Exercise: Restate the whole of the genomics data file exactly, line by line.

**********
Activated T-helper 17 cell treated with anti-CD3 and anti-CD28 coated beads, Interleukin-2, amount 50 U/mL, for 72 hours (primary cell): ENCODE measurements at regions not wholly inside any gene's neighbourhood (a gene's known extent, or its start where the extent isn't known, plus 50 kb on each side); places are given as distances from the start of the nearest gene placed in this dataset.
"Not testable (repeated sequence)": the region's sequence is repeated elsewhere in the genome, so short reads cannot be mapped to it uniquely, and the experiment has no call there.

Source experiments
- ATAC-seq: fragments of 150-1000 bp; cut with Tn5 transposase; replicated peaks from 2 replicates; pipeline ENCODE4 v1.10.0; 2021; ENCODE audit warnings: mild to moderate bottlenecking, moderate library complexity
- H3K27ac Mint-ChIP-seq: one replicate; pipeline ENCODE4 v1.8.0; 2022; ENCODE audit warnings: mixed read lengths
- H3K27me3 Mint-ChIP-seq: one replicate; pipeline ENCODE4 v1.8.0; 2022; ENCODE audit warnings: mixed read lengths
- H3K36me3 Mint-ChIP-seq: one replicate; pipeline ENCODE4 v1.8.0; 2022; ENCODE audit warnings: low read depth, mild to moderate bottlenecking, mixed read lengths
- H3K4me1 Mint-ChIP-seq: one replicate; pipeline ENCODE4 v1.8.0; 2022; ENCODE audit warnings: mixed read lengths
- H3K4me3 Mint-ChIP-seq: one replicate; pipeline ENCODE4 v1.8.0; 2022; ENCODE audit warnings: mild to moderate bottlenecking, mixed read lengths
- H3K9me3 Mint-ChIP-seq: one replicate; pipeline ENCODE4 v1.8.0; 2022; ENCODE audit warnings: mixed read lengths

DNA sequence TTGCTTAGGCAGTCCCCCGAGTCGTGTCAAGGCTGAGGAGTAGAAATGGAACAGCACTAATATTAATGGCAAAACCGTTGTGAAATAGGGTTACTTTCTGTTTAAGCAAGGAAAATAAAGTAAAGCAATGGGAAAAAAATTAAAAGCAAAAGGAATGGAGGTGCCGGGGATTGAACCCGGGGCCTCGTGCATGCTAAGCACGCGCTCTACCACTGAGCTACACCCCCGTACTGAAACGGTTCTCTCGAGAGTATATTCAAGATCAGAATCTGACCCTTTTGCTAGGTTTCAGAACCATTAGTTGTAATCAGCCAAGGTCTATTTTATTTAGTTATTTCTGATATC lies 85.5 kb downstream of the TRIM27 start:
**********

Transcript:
Activated T-helper 17 cell treated with anti-CD3 and anti-CD28 coated beads, Interleukin-2, amount 50 U/mL, for 72 hours (primary cell): ENCODE measurements at regions not wholly inside any gene's neighbourhood (a gene's known extent, or its start where the extent isn't known, plus 50 kb on each side); places are given as distances from the start of the nearest gene placed in this dataset.
"Not testable (repeated sequence)": the region's sequence is repeated elsewhere in the genome, so short reads cannot be mapped to it uniquely, and the experiment has no call there.

Source experiments
- ATAC-seq: fragments of 150-1000 bp; cut with Tn5 transposase; replicated peaks from 2 replicates; pipeline ENCODE4 v1.10.0; 2021; ENCODE audit warnings: mild to moderate bottlenecking, moderate library complexity
- H3K27ac Mint-ChIP-seq: one replicate; pipeline ENCODE4 v1.8.0; 2022; ENCODE audit warnings: mixed read lengths
- H3K27me3 Mint-ChIP-seq: one replicate; pipeline ENCODE4 v1.8.0; 2022; ENCODE audit warnings: mixed read lengths
- H3K36me3 Mint-ChIP-seq: one replicate; pipeline ENCODE4 v1.8.0; 2022; ENCODE audit warnings: low read depth, mild to moderate bottlenecking, mixed read lengths
- H3K4me1 Mint-ChIP-seq: one replicate; pipeline ENCODE4 v1.8.0; 2022; ENCODE audit warnings: mixed read lengths
- H3K4me3 Mint-ChIP-seq: one replicate; pipeline ENCODE4 v1.8.0; 2022; ENCODE audit warnings: mild to moderate bottlenecking, mixed read lengths
- H3K9me3 Mint-ChIP-seq: one replicate; pipeline ENCODE4 v1.8.0; 2022; ENCODE audit warnings: mixed read lengths

DNA sequence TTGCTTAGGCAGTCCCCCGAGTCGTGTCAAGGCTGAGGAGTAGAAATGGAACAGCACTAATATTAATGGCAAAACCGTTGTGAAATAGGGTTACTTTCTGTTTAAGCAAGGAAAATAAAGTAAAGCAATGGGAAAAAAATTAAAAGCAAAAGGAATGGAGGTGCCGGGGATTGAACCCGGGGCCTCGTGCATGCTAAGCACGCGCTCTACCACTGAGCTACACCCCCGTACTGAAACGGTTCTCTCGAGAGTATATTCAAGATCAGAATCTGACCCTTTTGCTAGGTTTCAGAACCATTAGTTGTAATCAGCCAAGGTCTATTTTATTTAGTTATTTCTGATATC lies 85.5 kb downstream of the TRIM27 start: